Of great interest is the Royal Staircase, which links the square to the Vatican Palaces. It was built between 1662 and 1666, and although it actually measures 60 metres, perspective devices, such as the progressive narrowing of the width and a reduced distance between the columns towards the top, make it look much longer.

The Pietà by Michelangelo Buonarroti

The Pietà (1498–1499) is a work of Renaissance sculpture by Michelangelo Buonarroti, housed in St. Peter’s Basilica, Vatican City. It is the first of a number of works of the same theme by the artist. The statue was commissioned for the French Cardinal Jean de Bilhères, who was a representative in Rome. The sculpture, in Carrara marble, was made for the cardinal’s funeral monument, but was moved to its current location, the first chapel on the right as one enters the basilica, in the 18th century. It is the only piece Michelangelo ever signed.

This famous work of art depicts the body of Jesus on the lap of his mother Mary after the Crucifixion. The theme is of Northern origin, popular by that time in France but not yet in Italy. Michelangelo’s interpretation of the Pietà is unprecedented in Italian sculpture. It is an important work as it balances the Renaissance ideals of classical beauty with naturalism.

Saint Peter’s Treasury

After passing through the 18th century sacristy of the basilica – built with columns from the Villa Adriana in Tivoli – one enters St Peter’s Treasury, which contains church ornaments, statues, papal mitres and various objects, usually gifts of kings or princes. Notable pieces include the monument to Sixtus IV (1471-1484), a work by Antonio del Pollaiolo, a 15th century Florentine artist. The sarcophagus shows the Pope surrounded by the virtues and the liberal arts. Cardinal Giuliano della Rovere (later to become Pope Julius II) commissioned it in 1493.

Interior of the Saint Peter’s Basilica

The atrium (corresponding to the ancient portico of the early Christian basilicas) is considered one of the most remarkable works of Carlo Maderno and was built between 1608 and 1612. The central door is by the Florentine sculptor Antonio Averulino, known as Filarete. It dates from 1455 and comes from the ancient Constantinian church. Saint Peter and Saint Paul are represented here with scenes from their martyrdoms. The Holy Door stands on the right, cast in bronze by the sculptor Vico Consorti in 1950. This door is opened and closed in the Pope’s presence during every Jubilee Year. On the far left of the vestibule is the equestrian statue of Charlemagne, crafted by Agostino Cornacchini (1725). On the right vestibule stands Bernini’s equestrian statue of the Emperor Constantine (1670). The Latin cross structure of the interior dates back to the early 1600’s and was designed by Maderno, who completed the basilica and built the nave and the two aisles, forming a whole with the Michelangelesque central octagon. It is an immense and magnificent space, richly decorated with Baroque stuccos, mosaics and statues, almost overwhelming at first glance.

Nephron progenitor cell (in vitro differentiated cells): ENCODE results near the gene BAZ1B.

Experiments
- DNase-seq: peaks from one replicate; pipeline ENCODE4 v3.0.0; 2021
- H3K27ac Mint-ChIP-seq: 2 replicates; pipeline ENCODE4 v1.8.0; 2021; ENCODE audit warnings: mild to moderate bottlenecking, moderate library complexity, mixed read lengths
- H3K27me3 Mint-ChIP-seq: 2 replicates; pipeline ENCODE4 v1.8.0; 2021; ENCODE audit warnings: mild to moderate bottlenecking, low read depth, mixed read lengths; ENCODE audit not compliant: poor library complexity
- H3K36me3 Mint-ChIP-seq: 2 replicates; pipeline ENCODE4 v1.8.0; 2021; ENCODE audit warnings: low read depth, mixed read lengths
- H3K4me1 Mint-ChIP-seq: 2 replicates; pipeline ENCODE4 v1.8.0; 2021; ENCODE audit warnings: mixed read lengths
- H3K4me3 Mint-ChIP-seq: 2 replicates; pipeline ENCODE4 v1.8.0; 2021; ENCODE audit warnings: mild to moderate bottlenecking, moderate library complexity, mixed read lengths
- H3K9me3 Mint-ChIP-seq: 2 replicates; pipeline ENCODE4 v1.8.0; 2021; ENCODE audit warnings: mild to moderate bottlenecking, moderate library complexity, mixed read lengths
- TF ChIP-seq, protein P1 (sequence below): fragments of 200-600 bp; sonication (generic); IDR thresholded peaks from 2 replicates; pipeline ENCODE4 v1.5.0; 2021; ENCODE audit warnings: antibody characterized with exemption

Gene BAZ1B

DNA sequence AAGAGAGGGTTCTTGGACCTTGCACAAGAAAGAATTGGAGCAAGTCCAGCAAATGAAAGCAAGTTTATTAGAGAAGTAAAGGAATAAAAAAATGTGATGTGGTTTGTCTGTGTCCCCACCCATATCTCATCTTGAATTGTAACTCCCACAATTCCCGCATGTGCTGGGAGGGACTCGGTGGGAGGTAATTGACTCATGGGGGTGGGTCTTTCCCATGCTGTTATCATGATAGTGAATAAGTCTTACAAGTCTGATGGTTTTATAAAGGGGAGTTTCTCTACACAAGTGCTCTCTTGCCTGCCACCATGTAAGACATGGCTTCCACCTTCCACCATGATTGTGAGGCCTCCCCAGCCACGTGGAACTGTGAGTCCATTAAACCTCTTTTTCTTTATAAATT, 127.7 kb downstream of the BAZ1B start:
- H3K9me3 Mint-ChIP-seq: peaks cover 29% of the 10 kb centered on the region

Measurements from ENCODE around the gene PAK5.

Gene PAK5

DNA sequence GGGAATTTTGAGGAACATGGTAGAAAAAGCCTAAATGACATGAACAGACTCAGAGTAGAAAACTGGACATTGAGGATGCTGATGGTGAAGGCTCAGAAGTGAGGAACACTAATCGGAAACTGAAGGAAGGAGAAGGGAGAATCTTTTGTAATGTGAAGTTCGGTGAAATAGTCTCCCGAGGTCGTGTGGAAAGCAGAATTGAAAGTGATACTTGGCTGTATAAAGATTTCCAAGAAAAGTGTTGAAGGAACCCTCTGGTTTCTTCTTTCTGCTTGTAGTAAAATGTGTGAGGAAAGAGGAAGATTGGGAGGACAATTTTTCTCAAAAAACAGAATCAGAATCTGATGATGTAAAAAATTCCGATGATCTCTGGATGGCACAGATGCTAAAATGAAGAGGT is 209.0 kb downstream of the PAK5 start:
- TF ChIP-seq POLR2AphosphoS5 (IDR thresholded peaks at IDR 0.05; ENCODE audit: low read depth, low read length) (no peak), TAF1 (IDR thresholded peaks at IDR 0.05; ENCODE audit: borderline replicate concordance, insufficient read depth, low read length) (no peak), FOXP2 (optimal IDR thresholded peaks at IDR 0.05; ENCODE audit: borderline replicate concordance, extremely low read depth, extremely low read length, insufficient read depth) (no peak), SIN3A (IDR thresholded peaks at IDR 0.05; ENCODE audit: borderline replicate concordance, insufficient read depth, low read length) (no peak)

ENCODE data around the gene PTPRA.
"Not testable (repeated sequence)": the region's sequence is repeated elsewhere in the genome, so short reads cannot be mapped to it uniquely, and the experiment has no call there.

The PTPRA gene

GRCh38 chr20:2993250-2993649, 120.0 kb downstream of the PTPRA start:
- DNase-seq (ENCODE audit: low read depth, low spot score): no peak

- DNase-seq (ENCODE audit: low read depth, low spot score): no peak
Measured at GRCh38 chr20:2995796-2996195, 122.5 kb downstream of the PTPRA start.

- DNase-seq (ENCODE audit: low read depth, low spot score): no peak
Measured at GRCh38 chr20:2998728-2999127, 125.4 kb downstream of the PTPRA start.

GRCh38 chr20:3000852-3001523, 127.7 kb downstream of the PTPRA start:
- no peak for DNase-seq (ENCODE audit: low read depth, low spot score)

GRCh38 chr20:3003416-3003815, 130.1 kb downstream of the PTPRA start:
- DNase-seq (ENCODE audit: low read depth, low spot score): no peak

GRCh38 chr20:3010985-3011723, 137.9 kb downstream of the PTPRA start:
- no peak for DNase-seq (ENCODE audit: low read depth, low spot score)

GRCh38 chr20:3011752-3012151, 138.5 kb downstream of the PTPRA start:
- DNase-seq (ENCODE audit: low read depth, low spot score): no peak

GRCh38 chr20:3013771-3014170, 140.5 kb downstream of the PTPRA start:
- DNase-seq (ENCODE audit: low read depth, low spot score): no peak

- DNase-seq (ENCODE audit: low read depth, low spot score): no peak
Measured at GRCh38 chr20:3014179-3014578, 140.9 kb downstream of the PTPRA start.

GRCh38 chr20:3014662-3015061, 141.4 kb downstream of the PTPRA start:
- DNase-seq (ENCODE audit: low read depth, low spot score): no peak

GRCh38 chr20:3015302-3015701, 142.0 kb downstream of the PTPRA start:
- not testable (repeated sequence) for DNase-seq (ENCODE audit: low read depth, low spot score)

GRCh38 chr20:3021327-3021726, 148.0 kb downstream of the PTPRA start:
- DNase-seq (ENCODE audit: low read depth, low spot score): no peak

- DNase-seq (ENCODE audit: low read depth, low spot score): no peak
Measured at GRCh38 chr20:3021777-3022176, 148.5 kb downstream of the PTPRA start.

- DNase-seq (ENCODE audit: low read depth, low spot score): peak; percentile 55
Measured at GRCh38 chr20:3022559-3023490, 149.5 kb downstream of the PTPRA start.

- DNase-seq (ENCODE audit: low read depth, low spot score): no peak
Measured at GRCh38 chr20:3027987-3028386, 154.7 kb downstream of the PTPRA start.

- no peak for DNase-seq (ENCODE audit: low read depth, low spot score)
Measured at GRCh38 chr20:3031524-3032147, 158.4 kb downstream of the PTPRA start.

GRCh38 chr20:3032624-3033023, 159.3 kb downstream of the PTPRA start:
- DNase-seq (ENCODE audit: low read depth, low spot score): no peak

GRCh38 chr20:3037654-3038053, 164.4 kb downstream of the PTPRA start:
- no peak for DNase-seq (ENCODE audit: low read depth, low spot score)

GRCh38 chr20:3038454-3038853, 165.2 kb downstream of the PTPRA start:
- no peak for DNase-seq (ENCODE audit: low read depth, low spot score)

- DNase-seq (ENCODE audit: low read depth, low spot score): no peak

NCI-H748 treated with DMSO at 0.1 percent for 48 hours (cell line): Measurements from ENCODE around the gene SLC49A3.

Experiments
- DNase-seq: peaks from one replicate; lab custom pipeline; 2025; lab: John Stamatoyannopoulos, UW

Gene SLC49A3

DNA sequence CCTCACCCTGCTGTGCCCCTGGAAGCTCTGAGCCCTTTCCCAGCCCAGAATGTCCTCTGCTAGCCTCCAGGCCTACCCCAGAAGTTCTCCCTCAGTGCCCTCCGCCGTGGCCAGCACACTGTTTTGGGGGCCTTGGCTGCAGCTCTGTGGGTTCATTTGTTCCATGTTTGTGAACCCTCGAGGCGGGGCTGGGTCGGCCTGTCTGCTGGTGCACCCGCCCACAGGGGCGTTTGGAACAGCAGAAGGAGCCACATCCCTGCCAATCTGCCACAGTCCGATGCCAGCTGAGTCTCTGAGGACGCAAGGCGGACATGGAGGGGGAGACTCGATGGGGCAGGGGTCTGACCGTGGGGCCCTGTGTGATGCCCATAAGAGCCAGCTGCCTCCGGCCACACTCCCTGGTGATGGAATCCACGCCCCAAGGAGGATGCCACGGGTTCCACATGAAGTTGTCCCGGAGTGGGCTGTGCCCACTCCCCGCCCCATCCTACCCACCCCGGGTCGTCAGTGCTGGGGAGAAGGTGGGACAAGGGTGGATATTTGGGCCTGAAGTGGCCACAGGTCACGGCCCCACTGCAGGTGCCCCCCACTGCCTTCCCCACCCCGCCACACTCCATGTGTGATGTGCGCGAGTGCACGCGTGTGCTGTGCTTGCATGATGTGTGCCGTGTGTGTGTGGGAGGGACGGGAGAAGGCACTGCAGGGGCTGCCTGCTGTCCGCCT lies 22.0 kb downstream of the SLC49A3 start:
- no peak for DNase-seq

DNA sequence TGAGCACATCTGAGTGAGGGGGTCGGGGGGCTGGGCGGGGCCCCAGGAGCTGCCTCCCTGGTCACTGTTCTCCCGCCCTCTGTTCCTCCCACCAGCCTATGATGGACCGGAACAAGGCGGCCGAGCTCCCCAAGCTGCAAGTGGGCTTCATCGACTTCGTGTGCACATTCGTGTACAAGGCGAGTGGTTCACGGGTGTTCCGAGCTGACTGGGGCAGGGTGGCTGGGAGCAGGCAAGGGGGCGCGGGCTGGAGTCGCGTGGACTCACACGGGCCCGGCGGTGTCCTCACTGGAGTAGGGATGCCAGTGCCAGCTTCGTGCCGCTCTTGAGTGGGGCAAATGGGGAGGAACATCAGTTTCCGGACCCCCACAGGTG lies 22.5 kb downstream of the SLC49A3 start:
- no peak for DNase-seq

Saint Peter's BasilicaThe visitor usually needs to pause for a moment before he can take in its vast size. Simply comparing the height of the holy-water fonts and their supporting puttos with that of the people around them can give an idea of the church’s proportions. The Saint Peter’s Basilica is 187 metres long, 58 metres wide across the aisles and 140 metres wide at the transept: the maximum height of the vault in the nave is 46 metres (as high as a 15 storey building!).
The visitor should first walk down the nave, noting the marks on the floor indicating the comparative lengths of the largest churches in the world. He can then retrace his steps to the aisle near the entrance door. The nave has huge, fluted and cabled pilasters (the lower part of the fluting is full). Each one has niches with 39 statues of saints who were founders of various religious orders and congregations. The vault was decorated with gold stuccos in 1780, under Pius VI.